Turkish is used mainly in Turkey and Northern Cyprus, with smaller clusters of speakers found in Iraq, Greece, Bulgaria, North Macedonia, Kosovo, Albania and other parts of Eastern Europe. Turkish is also used by many immigrants in Western Europe, especially in Germany. Turkish is divided into many dialects; TRT Turkish (Istanbul) is considered the standard one and basis of the literary language.
And here are some interesting facts about Turkish language:
✅ Turkish is an agglutinative language, which means that words are created by adding affixes to the core of the word that express e.g. negation, mode, person or tense.
✅ When it comes to the alphabet and pronunciation, they usually do not cause major problems. Turkish alphabet has been based on the Latin alphabet since 1928. In Turkish there are 29 sounds, which in many cases sound similar to Polish ones.
✅ Turkish is a language with clear rules and very few exceptions.
✅ There is no verb "have" in Turkish. Instead of "I have a car," they say: "it is/this is my car." ("Benim arabam var").
✅ In Turkish, pronouns in the second person are used depending on the degree of intimacy, courtesy, social distance and age.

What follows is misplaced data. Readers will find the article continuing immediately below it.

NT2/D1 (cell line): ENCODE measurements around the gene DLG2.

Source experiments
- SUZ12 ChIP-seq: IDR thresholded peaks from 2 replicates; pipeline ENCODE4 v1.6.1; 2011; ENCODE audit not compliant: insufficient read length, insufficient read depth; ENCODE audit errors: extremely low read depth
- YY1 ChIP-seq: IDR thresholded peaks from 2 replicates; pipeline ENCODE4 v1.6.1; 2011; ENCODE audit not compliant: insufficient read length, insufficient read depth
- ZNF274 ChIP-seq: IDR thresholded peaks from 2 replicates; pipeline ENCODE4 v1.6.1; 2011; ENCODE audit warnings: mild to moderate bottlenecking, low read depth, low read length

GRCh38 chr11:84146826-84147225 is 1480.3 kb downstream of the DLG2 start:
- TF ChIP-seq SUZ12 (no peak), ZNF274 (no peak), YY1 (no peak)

✅ There is no grammatical gender (male, female, neuter).
✅ The accent usually falls on the last syllable.
✅ In Turkish, apart from grammar, non-verbal communication, including gestures, is of vast importance. In addition, Turks when talking "click with their tongue" a lot (for example, triple click means lack of approval). You can often hear "yaaa" in conversations [Off yaaa], which can indicate boredom or reaction to bad news or, on the contrary, "vay vaaay" that is a reaction expressing great satisfaction, excitement.
✅ Polish language includes many words taken from the Turkish, which are still used on an everyday basis (words such as bazar, bakalie, filiżanka, dywan, tabun, bulić).
Source: pl.wikipedia.org; podroze.onet.pl